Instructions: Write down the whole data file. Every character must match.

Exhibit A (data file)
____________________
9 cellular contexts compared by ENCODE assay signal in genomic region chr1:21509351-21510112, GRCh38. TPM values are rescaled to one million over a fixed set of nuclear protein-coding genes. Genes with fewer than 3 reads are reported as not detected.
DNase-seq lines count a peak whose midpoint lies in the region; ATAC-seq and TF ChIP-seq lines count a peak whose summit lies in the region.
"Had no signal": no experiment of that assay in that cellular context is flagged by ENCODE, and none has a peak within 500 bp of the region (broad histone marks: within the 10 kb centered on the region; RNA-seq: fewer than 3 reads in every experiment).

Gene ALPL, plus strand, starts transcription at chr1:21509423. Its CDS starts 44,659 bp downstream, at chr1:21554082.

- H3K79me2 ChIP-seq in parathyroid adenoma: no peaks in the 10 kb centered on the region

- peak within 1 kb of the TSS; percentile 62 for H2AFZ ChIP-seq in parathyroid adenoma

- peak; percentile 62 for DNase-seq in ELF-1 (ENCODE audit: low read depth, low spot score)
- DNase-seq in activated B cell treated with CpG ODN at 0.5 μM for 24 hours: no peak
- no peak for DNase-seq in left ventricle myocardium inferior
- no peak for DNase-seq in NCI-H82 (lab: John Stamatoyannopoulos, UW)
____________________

9 cellular contexts compared by ENCODE assay signal in genomic region chr1:21509351-21510112, GRCh38. TPM values are rescaled to one million over a fixed set of nuclear protein-coding genes. Genes with fewer than 3 reads are reported as not detected.
DNase-seq lines count a peak whose midpoint lies in the region; ATAC-seq and TF ChIP-seq lines count a peak whose summit lies in the region.
"Had no signal": no experiment of that assay in that cellular context is flagged by ENCODE, and none has a peak within 500 bp of the region (broad histone marks: within the 10 kb centered on the region; RNA-seq: fewer than 3 reads in every experiment).

Gene ALPL, plus strand, starts transcription at chr1:21509423. Its CDS starts 44,659 bp downstream, at chr1:21554082.

- H3K79me2 ChIP-seq in parathyroid adenoma: no peaks in the 10 kb centered on the region

- peak within 1 kb of the TSS; percentile 62 for H2AFZ ChIP-seq in parathyroid adenoma

- peak; percentile 62 for DNase-seq in ELF-1 (ENCODE audit: low read depth, low spot score)
- DNase-seq in activated B cell treated with CpG ODN at 0.5 μM for 24 hours: no peak
- no peak for DNase-seq in left ventricle myocardium inferior
- no peak for DNase-seq in NCI-H82 (lab: John Stamatoyannopoulos, UW)